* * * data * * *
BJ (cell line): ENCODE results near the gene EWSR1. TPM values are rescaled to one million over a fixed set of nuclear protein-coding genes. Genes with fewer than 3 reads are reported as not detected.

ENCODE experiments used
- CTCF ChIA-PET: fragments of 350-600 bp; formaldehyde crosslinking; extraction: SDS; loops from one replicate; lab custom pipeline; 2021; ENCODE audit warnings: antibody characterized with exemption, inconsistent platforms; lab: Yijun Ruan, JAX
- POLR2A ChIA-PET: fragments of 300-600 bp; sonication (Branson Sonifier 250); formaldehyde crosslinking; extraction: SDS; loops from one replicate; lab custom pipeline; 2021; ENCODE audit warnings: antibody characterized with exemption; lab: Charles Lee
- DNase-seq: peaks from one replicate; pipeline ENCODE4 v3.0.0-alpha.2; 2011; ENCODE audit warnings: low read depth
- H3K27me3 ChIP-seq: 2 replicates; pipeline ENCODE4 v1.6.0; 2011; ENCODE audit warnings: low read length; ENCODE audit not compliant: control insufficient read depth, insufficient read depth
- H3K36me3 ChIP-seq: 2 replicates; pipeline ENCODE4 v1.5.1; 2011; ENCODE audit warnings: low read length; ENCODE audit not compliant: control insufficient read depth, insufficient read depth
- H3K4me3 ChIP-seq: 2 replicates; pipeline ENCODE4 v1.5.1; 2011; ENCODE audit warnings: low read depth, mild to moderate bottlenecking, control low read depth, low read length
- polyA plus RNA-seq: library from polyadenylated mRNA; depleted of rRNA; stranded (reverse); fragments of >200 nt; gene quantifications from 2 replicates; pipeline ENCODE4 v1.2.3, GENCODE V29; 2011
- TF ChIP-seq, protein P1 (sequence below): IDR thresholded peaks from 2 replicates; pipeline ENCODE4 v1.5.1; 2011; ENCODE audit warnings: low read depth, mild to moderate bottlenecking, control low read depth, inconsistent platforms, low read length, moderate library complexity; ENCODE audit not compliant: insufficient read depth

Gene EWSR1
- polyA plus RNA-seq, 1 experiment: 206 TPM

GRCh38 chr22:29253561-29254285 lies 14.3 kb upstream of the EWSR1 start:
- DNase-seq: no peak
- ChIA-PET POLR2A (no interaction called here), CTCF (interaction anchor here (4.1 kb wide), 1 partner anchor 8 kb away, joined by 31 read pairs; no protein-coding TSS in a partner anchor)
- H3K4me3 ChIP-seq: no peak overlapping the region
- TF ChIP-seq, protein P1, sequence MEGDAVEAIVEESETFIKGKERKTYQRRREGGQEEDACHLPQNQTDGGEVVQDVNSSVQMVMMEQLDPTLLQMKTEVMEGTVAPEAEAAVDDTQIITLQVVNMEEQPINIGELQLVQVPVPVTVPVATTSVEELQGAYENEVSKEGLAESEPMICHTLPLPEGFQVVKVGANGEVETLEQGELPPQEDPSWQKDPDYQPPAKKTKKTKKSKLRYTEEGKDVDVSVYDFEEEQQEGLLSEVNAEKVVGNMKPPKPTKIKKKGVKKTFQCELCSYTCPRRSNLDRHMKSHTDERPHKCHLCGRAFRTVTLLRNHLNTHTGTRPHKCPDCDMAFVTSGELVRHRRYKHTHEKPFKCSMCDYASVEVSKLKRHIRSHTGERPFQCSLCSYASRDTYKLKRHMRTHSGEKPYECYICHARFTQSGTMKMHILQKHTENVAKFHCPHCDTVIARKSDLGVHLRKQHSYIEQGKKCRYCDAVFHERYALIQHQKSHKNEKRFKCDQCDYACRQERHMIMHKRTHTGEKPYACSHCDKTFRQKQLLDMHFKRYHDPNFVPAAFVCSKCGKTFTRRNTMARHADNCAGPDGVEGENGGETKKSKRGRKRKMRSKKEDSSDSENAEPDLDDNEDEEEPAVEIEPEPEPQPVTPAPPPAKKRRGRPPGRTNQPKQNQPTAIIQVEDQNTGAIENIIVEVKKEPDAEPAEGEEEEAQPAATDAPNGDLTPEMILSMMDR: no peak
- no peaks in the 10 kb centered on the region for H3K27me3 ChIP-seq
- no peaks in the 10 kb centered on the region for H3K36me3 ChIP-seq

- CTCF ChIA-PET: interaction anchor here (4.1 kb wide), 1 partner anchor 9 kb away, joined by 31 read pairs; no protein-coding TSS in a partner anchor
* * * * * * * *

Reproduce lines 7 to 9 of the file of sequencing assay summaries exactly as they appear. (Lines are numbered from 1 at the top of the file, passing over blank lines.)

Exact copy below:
- H3K36me3 ChIP-seq: 2 replicates; pipeline ENCODE4 v1.5.1; 2011; ENCODE audit warnings: low read length; ENCODE audit not compliant: control insufficient read depth, insufficient read depth
- H3K4me3 ChIP-seq: 2 replicates; pipeline ENCODE4 v1.5.1; 2011; ENCODE audit warnings: low read depth, mild to moderate bottlenecking, control low read depth, low read length
- polyA plus RNA-seq: library from polyadenylated mRNA; depleted of rRNA; stranded (reverse); fragments of >200 nt; gene quantifications from 2 replicates; pipeline ENCODE4 v1.2.3, GENCODE V29; 2011